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Letting Go

September 10, 2008 Leave a comment Go to comments

So today is Esmé’s first day of Mother’s Day Out at a local church near our house. For those of you who may not know, MDO is usually for children between two and four years of age, and occurs once, twice, or three times per week. Churches are usually the hosts of this program, and it typically lasts from around nine o’clock in the morning until two or three in the afternoon. Esmé is scheduled to attend every Monday and Wednesday [she missed the first day because we were on vacation]. In the beginning, I assumed Emily would have a harder time about this than me, but I was wrong. I’m a nervous wreck. In fact, I told Emily that I can not be present when Esmé is dropped off in the morning. I’m not sure I could handle seeing her upset when we leave. Of course, Esmé will probably not cry and be perfectly okay, but I worry nonetheless.

 

You see, Esmé loves her routine, and MDO forces her out of that routine and into another one. And I know that this can’t be pleasant for her. If we could somehow explain to Esmé the situation, I might feel better. But in my mind, she’ll simply be confused as to why her parents abandoned her at this strange place and force her to eat when she’s usually napping. Furthermore, Emily and I have been so busy lately, I’m afraid we haven’t prepared enough for Esmé’s first day. The program insists the child have a list of supplies, lunches to pack, comfort toys to remember, etc. God forbid we forget something.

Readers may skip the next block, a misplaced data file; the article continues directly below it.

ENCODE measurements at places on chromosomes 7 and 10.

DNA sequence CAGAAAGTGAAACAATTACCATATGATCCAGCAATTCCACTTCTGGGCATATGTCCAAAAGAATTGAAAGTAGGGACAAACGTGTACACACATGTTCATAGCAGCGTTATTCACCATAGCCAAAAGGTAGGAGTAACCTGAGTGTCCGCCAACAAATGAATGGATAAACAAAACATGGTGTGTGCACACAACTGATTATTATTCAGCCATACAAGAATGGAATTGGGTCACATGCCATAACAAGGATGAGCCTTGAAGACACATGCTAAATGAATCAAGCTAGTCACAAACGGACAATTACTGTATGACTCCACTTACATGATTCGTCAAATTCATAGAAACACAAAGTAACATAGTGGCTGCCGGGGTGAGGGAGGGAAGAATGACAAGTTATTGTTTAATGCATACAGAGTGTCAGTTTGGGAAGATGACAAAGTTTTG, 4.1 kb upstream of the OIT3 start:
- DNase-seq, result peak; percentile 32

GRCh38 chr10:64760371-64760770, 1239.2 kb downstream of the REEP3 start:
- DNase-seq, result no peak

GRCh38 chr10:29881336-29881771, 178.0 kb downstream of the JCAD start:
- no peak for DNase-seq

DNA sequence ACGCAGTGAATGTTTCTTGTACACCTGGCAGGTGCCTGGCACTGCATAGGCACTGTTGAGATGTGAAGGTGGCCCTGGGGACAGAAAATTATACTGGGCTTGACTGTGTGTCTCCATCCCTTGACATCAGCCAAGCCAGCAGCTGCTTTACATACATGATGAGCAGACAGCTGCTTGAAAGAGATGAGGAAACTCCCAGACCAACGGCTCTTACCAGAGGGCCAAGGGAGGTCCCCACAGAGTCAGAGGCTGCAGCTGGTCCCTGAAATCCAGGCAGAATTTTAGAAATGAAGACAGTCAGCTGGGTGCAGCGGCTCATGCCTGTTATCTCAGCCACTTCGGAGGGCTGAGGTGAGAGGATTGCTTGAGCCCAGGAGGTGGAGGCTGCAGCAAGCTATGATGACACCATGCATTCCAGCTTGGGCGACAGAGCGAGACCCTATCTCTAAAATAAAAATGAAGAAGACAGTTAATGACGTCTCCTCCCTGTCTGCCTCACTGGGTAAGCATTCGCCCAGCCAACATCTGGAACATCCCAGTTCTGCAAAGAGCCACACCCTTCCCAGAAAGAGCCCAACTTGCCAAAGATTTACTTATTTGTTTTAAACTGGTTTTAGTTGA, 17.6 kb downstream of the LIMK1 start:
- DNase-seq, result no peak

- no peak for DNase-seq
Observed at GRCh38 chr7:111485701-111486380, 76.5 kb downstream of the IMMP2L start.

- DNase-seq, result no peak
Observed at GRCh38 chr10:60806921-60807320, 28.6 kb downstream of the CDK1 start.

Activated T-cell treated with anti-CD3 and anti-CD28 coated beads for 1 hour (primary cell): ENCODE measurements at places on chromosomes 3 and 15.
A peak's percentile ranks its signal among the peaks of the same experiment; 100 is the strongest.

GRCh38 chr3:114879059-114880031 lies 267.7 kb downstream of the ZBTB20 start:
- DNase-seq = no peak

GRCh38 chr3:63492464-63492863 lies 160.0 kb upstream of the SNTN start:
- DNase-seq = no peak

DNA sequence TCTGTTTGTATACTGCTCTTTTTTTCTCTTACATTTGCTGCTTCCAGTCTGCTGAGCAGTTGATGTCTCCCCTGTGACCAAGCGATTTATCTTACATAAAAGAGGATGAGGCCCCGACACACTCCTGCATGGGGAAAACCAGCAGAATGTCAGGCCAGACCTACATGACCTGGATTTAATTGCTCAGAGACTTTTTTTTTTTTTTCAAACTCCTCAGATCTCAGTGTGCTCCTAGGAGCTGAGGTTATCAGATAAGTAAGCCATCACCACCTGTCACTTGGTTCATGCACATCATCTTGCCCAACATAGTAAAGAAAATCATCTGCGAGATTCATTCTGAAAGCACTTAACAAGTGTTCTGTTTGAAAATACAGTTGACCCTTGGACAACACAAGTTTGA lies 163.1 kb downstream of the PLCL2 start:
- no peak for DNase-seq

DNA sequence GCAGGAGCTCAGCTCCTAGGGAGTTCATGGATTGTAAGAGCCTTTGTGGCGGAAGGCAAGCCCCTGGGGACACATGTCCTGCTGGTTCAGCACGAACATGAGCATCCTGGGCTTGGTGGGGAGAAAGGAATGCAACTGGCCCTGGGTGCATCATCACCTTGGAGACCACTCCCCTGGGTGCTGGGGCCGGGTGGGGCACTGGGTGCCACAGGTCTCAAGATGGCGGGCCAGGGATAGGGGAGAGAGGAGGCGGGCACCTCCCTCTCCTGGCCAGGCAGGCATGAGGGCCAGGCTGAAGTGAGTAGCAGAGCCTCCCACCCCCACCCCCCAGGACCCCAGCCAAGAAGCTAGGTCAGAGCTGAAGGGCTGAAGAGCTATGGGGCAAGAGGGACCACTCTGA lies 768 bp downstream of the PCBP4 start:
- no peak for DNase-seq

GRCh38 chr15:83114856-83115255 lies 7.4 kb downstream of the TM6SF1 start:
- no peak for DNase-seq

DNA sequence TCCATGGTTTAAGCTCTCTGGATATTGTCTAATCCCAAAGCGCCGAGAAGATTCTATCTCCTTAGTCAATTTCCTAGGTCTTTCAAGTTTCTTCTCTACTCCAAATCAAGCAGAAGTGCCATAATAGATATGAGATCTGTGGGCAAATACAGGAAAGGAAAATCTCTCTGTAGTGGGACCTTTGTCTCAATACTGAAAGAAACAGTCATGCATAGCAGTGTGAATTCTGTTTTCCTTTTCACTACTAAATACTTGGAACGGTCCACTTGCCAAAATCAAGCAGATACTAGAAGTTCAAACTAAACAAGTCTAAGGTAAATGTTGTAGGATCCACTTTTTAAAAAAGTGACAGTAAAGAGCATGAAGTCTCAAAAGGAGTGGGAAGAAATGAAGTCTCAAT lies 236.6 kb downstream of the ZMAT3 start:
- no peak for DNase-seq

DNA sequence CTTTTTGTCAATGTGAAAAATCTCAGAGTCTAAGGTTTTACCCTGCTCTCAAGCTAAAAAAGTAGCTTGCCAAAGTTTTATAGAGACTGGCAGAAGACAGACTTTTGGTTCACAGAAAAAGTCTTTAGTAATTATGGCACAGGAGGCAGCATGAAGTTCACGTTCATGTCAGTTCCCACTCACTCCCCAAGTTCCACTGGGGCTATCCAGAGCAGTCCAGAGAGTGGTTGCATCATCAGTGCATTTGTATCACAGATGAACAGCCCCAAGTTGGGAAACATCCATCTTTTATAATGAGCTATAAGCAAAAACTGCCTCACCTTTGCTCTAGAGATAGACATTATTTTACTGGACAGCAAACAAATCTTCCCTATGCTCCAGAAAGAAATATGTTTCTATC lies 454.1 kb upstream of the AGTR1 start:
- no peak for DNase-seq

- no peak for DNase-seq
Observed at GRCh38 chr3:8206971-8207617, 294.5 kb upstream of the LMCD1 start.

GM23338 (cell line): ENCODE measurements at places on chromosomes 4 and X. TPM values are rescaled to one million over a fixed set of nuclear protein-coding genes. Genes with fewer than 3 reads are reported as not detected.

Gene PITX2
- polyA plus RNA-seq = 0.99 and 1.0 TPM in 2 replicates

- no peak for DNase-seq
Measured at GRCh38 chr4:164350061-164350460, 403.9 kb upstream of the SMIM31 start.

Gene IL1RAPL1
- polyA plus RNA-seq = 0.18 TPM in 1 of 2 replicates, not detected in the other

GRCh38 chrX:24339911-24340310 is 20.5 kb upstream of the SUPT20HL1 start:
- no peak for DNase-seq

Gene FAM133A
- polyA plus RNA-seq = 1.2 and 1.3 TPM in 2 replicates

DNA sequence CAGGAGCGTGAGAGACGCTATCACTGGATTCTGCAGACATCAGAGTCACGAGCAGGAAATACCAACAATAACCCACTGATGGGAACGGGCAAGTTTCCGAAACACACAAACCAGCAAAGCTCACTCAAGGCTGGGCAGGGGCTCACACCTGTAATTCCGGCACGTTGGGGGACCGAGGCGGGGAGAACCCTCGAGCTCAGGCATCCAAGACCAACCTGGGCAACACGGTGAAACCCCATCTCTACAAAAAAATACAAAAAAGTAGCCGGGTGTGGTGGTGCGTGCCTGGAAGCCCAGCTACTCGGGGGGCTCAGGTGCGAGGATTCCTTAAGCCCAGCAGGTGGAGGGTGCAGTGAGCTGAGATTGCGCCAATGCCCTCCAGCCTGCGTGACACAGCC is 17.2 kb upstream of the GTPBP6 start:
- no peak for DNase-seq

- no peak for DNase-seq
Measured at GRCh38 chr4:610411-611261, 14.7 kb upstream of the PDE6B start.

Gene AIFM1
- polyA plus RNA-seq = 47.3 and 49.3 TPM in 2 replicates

And this whole thing has made me realize something. Emily worries more about Esmé’s physical safety – falling down, bumping her head, scraping a knee, etc. – while I tend to worry more about her mental well-being: Esmé’s happiness, her social skills, trying to avoid any sort of emotional and mental trauma that might ruin her forever, etc. I’m not saying Emily doesn’t worry about these things [or that I don’t worry about her physical safety], but we both seem to concentrate on one over the other. Emily wants Esmé in one piece, and I want Esmé to grow-up and become a well-adjusted adult.

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Categories: Esmé
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